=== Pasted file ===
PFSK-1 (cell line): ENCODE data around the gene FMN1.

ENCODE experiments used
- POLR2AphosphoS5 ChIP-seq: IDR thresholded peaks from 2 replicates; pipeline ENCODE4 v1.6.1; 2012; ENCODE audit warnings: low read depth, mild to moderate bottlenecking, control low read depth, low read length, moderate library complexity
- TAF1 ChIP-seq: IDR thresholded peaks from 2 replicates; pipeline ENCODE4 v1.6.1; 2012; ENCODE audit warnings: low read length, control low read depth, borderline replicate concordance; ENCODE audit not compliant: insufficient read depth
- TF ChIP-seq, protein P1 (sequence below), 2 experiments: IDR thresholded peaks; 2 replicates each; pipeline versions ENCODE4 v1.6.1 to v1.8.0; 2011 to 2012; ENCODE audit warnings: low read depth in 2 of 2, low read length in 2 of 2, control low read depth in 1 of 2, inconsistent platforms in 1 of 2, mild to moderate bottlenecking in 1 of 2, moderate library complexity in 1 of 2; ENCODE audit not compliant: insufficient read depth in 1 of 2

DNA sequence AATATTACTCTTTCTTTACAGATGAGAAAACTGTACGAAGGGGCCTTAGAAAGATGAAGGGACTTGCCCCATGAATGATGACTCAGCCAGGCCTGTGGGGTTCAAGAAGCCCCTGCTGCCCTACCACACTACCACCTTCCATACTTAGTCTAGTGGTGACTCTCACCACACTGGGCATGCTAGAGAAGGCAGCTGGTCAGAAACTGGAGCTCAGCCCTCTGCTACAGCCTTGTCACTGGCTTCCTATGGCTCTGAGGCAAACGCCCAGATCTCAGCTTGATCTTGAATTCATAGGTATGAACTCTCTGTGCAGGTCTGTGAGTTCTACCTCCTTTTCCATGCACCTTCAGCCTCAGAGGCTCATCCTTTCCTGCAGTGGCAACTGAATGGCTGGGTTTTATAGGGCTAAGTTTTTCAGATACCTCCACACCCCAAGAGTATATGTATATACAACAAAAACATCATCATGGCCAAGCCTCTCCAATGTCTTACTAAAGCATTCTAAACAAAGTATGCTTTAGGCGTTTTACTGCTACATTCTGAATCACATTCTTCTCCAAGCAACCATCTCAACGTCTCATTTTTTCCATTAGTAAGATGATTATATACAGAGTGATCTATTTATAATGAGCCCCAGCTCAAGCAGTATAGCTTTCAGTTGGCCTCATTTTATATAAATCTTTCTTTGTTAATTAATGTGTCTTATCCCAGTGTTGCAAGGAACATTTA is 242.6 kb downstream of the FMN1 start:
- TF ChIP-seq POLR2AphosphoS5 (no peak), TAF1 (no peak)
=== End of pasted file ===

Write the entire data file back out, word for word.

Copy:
PFSK-1 (cell line): ENCODE data around the gene FMN1.

ENCODE experiments used
- POLR2AphosphoS5 ChIP-seq: IDR thresholded peaks from 2 replicates; pipeline ENCODE4 v1.6.1; 2012; ENCODE audit warnings: low read depth, mild to moderate bottlenecking, control low read depth, low read length, moderate library complexity
- TAF1 ChIP-seq: IDR thresholded peaks from 2 replicates; pipeline ENCODE4 v1.6.1; 2012; ENCODE audit warnings: low read length, control low read depth, borderline replicate concordance; ENCODE audit not compliant: insufficient read depth
- TF ChIP-seq, protein P1 (sequence below), 2 experiments: IDR thresholded peaks; 2 replicates each; pipeline versions ENCODE4 v1.6.1 to v1.8.0; 2011 to 2012; ENCODE audit warnings: low read depth in 2 of 2, low read length in 2 of 2, control low read depth in 1 of 2, inconsistent platforms in 1 of 2, mild to moderate bottlenecking in 1 of 2, moderate library complexity in 1 of 2; ENCODE audit not compliant: insufficient read depth in 1 of 2

DNA sequence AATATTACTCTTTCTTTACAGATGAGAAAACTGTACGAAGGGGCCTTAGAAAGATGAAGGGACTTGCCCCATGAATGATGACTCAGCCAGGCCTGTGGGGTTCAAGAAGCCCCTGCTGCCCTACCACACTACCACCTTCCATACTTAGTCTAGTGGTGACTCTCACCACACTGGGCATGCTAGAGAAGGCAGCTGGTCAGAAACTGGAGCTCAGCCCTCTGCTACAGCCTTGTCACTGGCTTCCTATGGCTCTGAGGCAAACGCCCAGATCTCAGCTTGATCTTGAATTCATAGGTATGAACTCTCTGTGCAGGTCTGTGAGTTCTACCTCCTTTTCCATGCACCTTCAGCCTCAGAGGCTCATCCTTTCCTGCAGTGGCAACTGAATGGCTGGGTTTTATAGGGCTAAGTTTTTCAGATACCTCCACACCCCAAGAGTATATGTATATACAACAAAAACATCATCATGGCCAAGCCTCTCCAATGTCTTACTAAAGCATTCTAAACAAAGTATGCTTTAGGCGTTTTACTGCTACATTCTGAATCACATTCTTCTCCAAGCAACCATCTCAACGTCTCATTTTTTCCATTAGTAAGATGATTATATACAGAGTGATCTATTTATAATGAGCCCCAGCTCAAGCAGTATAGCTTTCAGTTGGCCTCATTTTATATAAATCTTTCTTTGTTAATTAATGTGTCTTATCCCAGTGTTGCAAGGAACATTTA is 242.6 kb downstream of the FMN1 start:
- TF ChIP-seq POLR2AphosphoS5 (no peak), TAF1 (no peak)